Friday, October 16, 2009

Boxing and the peace movement

Recently the most important Dutch peace movement IKV Pax Christi held its yearly Peace Week. In order to attract new young people as peace activists a short video has been published on the Internet with a leading role for Jan Pronk, president of IKV and a former Dutch cabinet minister who performed also several high functions for the United Nations. In this video we see Pronk entering the training room of his wrestling school in a boxing outfit. He looks around and sees only an old man there, hardly able to do his exercises. Apparently it is not the right opponent for him. Pronk walks a bit around and starts with his boxing workout. While doing that he is a bit daydreaming about how he beats an opponent in a wrestling match. Then he wakes up again and he sees the old man playing chess with another old man instead of doing his workout. Next we see a poster with the text: “Wanted: A New Generation of Peace Fighters”. The video ends with a call to come to the Night of Peace. ( ; the website is in Dutch).
This video is not the only instance that the Dutch peace movement links fighting for peace to fighting sports. In the Night of Peace just mentioned Jan Pronk passed over his task as peace fighter to a new generation in a boxing ring, which was the central stage of the evening. Moreover, the Dutch peace organisation “People Building Peace” appointed a kickboxing promoter as its “peace ambassador”.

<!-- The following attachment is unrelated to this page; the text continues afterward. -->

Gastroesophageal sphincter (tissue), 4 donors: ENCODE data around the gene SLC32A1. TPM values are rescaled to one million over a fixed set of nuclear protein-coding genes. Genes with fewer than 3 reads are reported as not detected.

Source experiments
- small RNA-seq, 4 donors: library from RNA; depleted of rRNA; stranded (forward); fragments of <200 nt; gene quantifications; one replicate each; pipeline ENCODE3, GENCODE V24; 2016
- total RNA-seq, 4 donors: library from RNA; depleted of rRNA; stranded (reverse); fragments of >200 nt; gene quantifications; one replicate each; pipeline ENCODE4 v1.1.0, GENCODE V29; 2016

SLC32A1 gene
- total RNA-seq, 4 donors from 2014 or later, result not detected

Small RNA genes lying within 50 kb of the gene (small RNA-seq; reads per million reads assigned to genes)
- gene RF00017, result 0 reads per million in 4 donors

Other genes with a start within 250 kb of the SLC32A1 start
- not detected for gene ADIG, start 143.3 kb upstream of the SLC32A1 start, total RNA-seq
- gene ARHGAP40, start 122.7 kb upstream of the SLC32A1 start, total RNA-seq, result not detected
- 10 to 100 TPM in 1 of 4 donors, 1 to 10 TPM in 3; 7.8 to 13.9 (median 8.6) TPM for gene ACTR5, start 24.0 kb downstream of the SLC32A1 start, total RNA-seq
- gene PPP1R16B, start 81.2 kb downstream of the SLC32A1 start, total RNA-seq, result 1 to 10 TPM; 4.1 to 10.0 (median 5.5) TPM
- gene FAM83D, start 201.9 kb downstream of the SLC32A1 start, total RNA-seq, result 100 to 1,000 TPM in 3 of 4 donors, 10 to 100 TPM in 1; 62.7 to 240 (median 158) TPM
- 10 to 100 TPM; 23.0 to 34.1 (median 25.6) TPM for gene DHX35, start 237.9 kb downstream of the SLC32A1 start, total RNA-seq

Here I do not want to talk about boxing and kickboxing as such. However, my problem of linking peace to these sports is this. The purpose of boxing and kickboxing is to beat your opponent by hitting and hurting him and if possible to knock him down. Your opponent has the right to do the same with you in order to win. In other words, it is a mini-war. What has this all to do with peace? Another website where I also found the video says that the peace movement is looking for people that can build bridges, and that is what in fact peace is: building bridges in order to bring people together. However, what this video suggests is that peace activists must be persons prepared to knock down (at least mentally) people that do not agree with his concept of peace and peace proposals. A peace maker, so it implies, is a person who wins by beating the person who does not agree. But what then is the difference between bringing peace and fighting a war, even if it is a war for a just cause (whatever that may be)? But peace is not a situation where someone who thinks that he is right can take this right at the cost of the opponent. Peace is a situation where people try to come to common solutions, not by fighting but by a process of negotiating where both parties give and take. And a peace activist has to be a mediator in this process. How far has a peace organisation gone from reality if it does not see that suggesting a relation with boxing and kickboxing undermines this idea.

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